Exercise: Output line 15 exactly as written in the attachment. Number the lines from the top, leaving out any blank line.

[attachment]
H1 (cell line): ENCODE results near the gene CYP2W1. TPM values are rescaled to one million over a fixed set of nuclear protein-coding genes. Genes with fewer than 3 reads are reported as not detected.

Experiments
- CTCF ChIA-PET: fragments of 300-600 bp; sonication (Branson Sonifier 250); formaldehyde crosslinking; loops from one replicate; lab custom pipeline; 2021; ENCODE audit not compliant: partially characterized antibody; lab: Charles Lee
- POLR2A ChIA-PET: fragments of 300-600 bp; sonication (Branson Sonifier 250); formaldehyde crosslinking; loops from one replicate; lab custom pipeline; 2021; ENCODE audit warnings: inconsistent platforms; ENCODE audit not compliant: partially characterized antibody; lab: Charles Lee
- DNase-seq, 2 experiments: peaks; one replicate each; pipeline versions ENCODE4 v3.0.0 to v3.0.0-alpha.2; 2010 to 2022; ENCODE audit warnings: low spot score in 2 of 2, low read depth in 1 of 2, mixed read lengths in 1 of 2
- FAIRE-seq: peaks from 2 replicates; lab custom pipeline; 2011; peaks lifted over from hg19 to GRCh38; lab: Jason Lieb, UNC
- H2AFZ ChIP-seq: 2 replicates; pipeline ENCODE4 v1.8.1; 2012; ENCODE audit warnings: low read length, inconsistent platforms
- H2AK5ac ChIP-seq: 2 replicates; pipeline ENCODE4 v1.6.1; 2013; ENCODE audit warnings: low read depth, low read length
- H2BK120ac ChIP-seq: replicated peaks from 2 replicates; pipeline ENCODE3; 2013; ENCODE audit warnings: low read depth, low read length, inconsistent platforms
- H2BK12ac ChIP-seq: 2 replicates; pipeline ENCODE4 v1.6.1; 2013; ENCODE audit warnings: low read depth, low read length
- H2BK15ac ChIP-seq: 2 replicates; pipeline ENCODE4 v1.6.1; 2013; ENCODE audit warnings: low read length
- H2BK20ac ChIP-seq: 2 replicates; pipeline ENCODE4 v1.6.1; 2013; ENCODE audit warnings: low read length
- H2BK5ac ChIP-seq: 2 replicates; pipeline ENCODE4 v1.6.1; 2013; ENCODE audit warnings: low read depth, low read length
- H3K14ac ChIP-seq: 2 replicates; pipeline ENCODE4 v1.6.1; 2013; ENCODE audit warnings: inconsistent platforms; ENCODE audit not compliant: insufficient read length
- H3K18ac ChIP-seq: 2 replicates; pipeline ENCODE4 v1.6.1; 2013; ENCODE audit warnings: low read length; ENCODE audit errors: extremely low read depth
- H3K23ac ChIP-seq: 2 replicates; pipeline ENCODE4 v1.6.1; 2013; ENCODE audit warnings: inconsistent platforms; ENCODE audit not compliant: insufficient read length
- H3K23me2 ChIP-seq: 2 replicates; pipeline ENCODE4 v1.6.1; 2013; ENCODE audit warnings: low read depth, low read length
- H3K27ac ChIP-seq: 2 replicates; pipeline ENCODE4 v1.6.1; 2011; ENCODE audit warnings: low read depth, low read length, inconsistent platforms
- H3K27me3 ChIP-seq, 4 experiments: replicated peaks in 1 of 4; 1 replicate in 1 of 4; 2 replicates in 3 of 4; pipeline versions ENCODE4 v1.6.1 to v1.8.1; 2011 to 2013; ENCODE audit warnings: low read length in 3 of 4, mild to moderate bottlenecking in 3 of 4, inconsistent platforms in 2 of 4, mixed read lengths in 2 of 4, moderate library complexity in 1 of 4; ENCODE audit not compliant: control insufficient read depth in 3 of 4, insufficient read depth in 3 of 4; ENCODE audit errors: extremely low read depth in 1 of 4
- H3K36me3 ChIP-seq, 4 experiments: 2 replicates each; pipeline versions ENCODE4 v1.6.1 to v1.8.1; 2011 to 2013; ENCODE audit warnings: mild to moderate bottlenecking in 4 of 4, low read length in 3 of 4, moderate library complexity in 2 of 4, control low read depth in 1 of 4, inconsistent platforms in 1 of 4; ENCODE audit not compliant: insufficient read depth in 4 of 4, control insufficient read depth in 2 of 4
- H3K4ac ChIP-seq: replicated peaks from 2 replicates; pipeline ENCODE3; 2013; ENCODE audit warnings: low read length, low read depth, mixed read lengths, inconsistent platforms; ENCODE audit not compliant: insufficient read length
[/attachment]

- H3K18ac ChIP-seq: 2 replicates; pipeline ENCODE4 v1.6.1; 2013; ENCODE audit warnings: low read length; ENCODE audit errors: extremely low read depth